Consumers will continue to change. New purchase channels will emerge, existing customers will have new needs and life moments that will change their preferences and new generations of consumers will emerge introducing new trends and opportunities for engagement.
To keep up – and stay one step ahead – we need to adapt and build our businesses to support the customer experience.
New additions to Concert’s client family
We’re delighted to announce the two most recent additions to our growing family of lovely clients.
Last year, the Pearson Pension Plan produced paper communications about the Annual Allowance. This year, they’ve asked Concert help design, develop and deliver a more cost-effective and contemporary online solution to this complex member communication challenge.
We’ve also partnered with the Northumbrian Water Pension Scheme who were looking for a creative agency that could understand their desire for a refreshed and reinvigorated brand identity, and deliver it swiftly.
In both cases, what impressed our new clients most wasn’t just our ability, but also our attitude! We feel relationships are best built face to face and we always go the extra mile to make sure we really understand what our clients want, and why!
We look forward to working with both the Pearson Pension Plan and the Northumbrian Water Pension Scheme, and helping them take member engagement to the next level.
Concert Consulting appoints Mel Burton as copywriter
Mel is an experienced copy and content writer, specialising in financial services. With a solid marketing background and client, agency and consultancy experience, across all media.
He has a proven track record of writing, developing and delivering insight driven, targeted marketing communications that bring the subject matter to life.
He joins Concert with the responsibility for ensuring that copy and content are creative, engaging, and appropriate for the client’s needs and corporate branding.
Mel writes copy and content with clarity, focusing on the member or employee experience and improving readability. With a hands on approach to delivering complex information in a fluent, jargon free, consistent tone of voice, whilst still meeting legal and compliance conditions.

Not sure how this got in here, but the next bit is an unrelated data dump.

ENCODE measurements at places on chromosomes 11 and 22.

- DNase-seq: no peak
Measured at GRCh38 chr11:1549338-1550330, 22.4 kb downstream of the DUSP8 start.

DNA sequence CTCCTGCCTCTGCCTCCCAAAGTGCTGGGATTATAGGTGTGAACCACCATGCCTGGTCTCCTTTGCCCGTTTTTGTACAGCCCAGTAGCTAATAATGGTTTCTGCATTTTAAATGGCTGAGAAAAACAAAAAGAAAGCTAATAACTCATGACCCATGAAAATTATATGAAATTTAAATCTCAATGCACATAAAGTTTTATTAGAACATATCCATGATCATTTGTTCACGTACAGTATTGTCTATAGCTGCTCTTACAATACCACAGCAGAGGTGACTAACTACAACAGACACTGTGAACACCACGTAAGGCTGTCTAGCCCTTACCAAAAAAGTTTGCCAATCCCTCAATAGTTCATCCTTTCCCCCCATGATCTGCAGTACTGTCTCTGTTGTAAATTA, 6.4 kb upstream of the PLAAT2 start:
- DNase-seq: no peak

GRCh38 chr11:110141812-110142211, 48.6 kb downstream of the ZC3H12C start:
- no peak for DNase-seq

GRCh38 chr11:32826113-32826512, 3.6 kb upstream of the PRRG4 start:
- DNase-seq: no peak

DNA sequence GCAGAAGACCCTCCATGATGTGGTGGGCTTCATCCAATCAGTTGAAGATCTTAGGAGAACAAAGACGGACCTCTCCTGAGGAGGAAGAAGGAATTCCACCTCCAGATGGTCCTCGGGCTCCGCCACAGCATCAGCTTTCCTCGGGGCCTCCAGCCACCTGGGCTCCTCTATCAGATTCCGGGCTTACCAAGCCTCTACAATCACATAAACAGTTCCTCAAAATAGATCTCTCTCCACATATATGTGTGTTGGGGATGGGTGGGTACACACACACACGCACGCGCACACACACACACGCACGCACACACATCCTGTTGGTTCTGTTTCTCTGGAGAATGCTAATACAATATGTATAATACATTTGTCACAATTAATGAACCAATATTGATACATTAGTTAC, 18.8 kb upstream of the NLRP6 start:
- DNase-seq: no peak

A team player with drive, leadership and motivational qualities.
Prior to joining Concert, Mel has been working as a specialist financial services copy and content writer, working across a varied, diverse client base.
Mel Burton said: “This is an exciting time to be joining Concert, and I am looking forward to helping them deliver communication strategies that change how people think and act, by refining complexity, whilst linking messages directly to identified audiences.”
Quiz – Could you spot a pensions scam?
The law recently changed to help crack down on pension scams but would you spot a pension scam if you saw or heard one? Take this quiz to find out….
The importance of accessibility in web applications
What is accessibility?
Accessibility is an approach to designing and building things that considers and accounts for people of all levels of ability. Out in the real-world evidence of accessibility can been seen in most public spaces. Public buildings are designed with ramps for people who can’t manage stairs. Elevator controls are marked with braille and a recorded voice announces the current floor for those who can’t see well enough. Signs use icons and symbols to help people that don’t or can’t read English. The common theme with all these examples is that we don’t assume everyone is the same, with the same abilities, and we make provisions to include as many people as reasonably possible.